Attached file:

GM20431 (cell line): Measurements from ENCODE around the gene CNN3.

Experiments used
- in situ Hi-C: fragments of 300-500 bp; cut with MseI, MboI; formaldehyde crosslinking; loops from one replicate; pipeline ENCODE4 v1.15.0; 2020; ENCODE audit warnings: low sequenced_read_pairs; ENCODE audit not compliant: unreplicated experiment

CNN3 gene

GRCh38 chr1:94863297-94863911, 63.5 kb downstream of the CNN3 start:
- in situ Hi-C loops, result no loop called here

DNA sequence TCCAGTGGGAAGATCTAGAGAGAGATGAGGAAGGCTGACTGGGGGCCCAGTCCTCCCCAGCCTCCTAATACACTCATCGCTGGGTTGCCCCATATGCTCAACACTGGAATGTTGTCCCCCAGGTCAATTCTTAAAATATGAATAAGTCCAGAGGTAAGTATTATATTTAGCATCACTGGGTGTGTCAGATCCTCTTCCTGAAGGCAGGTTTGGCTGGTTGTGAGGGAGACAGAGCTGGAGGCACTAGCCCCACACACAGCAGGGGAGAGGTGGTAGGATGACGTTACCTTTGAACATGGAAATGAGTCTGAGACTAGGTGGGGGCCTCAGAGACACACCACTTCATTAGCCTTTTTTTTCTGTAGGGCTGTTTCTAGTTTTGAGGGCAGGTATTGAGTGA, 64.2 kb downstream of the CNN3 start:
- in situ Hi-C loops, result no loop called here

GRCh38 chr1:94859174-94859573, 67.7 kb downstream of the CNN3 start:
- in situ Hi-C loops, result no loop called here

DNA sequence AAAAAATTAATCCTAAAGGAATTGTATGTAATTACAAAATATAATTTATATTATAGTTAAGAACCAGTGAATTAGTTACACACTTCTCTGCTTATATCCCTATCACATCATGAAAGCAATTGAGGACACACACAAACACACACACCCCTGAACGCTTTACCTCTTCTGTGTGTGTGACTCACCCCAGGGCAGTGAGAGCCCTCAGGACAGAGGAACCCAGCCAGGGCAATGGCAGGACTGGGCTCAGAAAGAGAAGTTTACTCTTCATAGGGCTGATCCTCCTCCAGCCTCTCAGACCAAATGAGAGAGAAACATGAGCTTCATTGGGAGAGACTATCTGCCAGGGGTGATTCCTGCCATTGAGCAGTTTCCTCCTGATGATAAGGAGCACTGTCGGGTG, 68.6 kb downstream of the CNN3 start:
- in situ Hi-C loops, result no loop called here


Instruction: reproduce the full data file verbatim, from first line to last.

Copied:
GM20431 (cell line): Measurements from ENCODE around the gene CNN3.

Experiments used
- in situ Hi-C: fragments of 300-500 bp; cut with MseI, MboI; formaldehyde crosslinking; loops from one replicate; pipeline ENCODE4 v1.15.0; 2020; ENCODE audit warnings: low sequenced_read_pairs; ENCODE audit not compliant: unreplicated experiment

CNN3 gene

GRCh38 chr1:94863297-94863911, 63.5 kb downstream of the CNN3 start:
- in situ Hi-C loops, result no loop called here

DNA sequence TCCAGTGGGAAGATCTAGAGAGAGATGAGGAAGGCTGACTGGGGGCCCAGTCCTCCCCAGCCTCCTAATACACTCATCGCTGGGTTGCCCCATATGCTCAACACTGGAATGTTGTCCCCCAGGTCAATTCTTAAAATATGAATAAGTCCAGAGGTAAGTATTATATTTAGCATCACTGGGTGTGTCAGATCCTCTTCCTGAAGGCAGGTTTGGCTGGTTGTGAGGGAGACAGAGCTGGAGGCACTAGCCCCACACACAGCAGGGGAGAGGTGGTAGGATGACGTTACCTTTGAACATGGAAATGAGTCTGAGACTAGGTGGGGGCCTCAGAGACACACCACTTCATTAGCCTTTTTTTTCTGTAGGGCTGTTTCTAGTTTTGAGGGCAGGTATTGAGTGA, 64.2 kb downstream of the CNN3 start:
- in situ Hi-C loops, result no loop called here

GRCh38 chr1:94859174-94859573, 67.7 kb downstream of the CNN3 start:
- in situ Hi-C loops, result no loop called here

DNA sequence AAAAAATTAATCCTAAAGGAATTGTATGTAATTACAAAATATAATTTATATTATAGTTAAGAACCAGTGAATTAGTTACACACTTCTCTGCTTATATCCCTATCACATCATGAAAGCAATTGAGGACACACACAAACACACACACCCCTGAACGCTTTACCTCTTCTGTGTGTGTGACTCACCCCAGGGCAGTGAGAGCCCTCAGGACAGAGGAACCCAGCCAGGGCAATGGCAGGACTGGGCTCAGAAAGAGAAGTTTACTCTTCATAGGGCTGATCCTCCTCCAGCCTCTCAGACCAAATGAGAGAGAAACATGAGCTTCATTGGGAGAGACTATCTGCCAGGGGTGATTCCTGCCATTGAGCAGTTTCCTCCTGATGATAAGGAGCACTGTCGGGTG, 68.6 kb downstream of the CNN3 start:
- in situ Hi-C loops, result no loop called here